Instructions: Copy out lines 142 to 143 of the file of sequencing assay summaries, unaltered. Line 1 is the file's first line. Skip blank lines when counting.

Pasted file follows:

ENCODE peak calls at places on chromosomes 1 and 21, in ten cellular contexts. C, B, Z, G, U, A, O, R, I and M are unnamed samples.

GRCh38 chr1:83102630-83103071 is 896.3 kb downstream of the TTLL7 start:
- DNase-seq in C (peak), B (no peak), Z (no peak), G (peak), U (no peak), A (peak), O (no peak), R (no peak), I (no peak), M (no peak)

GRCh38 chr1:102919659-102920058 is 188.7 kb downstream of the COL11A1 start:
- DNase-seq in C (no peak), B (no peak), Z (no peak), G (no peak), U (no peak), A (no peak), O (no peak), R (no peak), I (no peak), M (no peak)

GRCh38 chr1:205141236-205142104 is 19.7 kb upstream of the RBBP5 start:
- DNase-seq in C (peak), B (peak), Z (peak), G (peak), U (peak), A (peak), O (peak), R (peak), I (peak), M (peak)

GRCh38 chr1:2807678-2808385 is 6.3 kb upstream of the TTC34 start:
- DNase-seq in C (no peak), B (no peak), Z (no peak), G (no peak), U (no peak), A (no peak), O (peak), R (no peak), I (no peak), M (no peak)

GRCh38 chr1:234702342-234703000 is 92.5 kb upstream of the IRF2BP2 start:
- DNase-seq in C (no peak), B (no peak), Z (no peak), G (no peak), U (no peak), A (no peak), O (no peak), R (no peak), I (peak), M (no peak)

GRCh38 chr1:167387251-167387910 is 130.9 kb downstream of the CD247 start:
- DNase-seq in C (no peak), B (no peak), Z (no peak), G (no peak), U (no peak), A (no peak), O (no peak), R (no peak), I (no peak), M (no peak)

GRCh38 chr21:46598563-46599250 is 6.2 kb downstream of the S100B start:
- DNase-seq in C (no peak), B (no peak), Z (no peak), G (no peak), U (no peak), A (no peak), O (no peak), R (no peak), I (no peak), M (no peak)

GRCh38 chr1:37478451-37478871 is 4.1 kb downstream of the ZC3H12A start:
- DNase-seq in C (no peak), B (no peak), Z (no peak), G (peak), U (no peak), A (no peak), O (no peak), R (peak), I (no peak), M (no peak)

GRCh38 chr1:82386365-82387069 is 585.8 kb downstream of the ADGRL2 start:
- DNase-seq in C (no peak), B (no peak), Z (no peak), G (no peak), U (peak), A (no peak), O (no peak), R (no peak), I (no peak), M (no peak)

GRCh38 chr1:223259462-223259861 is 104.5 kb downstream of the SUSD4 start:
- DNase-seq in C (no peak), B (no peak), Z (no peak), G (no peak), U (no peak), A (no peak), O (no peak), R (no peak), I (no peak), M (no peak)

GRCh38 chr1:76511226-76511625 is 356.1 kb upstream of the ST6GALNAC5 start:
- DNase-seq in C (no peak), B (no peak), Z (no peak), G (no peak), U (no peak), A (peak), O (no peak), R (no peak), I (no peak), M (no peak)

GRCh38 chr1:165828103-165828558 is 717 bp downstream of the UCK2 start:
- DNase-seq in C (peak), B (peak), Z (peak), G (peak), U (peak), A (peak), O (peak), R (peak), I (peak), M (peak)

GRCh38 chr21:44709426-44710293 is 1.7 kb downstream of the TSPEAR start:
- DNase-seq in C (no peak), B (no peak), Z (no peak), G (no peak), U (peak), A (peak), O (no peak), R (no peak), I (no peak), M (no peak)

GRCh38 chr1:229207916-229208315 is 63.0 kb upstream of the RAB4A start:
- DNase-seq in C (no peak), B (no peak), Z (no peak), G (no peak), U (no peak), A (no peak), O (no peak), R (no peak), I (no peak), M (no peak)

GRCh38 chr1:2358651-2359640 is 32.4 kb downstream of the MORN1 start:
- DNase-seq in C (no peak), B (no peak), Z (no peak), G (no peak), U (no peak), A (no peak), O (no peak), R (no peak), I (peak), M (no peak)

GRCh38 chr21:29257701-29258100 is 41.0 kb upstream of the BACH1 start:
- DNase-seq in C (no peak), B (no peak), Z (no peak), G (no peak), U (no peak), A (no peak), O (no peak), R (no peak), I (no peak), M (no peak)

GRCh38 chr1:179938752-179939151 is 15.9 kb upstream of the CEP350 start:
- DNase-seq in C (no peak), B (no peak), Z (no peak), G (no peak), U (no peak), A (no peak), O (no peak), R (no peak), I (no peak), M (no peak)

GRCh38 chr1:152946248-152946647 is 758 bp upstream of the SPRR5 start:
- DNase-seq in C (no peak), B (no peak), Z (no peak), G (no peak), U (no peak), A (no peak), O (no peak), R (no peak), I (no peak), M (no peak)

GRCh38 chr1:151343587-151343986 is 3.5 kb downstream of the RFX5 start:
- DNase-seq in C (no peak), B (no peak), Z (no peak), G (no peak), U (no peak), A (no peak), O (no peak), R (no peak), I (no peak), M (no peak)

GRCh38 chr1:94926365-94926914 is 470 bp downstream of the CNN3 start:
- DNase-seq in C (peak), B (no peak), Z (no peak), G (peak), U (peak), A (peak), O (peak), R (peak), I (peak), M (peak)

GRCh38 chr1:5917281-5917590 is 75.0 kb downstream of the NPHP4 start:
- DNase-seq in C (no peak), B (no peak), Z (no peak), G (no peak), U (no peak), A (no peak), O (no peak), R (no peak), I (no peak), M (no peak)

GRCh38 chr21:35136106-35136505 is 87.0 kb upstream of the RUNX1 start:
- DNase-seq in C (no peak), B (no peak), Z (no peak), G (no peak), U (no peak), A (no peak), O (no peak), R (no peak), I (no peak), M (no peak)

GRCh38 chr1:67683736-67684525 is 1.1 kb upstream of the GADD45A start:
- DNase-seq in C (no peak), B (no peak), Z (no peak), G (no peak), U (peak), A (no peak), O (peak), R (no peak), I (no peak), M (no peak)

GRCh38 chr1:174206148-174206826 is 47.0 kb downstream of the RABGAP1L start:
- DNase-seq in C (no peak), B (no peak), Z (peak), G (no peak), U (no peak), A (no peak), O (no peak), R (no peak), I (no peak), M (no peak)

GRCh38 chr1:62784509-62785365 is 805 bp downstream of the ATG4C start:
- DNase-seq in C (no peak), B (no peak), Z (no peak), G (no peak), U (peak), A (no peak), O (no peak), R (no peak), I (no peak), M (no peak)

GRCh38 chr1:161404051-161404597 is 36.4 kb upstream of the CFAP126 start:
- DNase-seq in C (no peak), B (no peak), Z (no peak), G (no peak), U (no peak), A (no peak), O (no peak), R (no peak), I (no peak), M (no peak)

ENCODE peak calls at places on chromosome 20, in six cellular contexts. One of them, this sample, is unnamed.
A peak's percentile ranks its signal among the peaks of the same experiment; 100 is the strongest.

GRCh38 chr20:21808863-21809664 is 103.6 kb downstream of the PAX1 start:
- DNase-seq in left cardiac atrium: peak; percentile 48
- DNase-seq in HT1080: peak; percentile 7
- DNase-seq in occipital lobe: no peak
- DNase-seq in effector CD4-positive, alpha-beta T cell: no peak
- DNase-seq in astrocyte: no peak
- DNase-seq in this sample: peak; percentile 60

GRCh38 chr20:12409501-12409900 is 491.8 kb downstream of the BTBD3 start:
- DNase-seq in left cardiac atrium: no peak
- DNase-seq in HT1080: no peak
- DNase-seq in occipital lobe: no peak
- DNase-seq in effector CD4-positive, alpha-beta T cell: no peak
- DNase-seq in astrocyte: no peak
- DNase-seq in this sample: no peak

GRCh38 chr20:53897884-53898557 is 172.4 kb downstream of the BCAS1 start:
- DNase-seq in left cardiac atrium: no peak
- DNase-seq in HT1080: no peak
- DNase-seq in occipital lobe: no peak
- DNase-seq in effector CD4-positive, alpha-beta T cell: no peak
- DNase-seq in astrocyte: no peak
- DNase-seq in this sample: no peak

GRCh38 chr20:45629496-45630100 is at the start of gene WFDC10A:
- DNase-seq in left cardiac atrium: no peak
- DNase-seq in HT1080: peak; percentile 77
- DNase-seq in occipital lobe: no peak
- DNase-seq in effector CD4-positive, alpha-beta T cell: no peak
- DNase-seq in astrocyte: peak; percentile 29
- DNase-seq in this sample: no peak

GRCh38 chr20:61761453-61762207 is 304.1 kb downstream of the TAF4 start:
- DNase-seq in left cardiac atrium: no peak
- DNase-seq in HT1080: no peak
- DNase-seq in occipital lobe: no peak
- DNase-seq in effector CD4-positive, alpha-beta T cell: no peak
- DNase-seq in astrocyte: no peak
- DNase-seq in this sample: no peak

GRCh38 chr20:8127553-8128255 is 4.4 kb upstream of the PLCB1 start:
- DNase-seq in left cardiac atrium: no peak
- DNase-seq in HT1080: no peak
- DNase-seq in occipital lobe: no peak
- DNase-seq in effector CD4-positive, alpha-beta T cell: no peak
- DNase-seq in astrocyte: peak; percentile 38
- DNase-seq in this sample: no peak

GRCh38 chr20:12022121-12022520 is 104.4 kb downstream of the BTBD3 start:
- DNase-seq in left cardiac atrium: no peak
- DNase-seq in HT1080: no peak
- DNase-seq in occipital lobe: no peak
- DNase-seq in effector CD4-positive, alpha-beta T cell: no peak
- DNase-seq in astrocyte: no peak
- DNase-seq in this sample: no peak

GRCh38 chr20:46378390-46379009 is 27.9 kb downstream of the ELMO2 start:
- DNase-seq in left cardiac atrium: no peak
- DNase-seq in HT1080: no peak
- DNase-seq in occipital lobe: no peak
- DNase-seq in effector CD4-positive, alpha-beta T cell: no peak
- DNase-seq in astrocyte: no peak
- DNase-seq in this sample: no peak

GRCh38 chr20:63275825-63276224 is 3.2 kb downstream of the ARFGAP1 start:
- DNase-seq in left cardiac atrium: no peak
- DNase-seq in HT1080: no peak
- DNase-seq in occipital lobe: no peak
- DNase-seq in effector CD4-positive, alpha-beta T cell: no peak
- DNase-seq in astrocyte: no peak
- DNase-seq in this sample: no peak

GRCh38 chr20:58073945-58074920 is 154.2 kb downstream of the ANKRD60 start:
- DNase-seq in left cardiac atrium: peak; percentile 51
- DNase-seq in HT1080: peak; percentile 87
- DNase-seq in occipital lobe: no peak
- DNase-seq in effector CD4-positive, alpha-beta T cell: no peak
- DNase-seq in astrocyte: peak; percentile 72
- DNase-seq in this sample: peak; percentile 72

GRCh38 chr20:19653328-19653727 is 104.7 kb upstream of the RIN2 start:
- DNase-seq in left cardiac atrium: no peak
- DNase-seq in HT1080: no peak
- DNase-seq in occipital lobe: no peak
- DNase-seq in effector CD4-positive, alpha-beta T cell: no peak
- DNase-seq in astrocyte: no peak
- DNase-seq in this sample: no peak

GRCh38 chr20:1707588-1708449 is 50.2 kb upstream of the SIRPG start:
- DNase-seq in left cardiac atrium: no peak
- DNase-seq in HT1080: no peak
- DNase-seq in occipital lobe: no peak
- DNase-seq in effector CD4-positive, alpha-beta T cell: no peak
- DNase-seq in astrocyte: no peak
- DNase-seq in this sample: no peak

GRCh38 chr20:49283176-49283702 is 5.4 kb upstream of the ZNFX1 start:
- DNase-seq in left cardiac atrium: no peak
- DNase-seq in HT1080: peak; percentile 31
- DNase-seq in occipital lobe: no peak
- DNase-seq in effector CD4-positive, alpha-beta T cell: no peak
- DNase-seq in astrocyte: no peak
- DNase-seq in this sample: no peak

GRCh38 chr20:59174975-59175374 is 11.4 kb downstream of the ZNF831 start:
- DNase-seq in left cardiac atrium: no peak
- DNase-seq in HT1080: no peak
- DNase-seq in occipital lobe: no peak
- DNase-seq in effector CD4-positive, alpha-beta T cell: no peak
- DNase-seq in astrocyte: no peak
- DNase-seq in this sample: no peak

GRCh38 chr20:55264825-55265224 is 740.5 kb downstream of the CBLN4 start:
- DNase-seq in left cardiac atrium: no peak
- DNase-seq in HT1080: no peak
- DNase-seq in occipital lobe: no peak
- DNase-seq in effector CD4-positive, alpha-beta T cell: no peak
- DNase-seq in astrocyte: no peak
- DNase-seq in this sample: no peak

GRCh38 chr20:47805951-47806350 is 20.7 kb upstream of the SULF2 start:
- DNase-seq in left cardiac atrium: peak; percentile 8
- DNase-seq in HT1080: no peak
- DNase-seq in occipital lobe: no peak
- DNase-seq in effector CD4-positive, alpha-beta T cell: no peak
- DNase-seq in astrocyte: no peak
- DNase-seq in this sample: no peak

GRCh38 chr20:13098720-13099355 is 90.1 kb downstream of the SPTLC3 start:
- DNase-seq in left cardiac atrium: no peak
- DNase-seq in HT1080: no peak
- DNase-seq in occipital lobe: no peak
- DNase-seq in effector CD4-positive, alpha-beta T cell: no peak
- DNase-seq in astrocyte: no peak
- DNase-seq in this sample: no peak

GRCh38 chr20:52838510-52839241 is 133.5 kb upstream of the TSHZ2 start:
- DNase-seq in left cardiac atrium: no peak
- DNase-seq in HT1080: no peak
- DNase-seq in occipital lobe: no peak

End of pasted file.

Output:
- DNase-seq in HT1080: peak; percentile 31
- DNase-seq in occipital lobe: no peak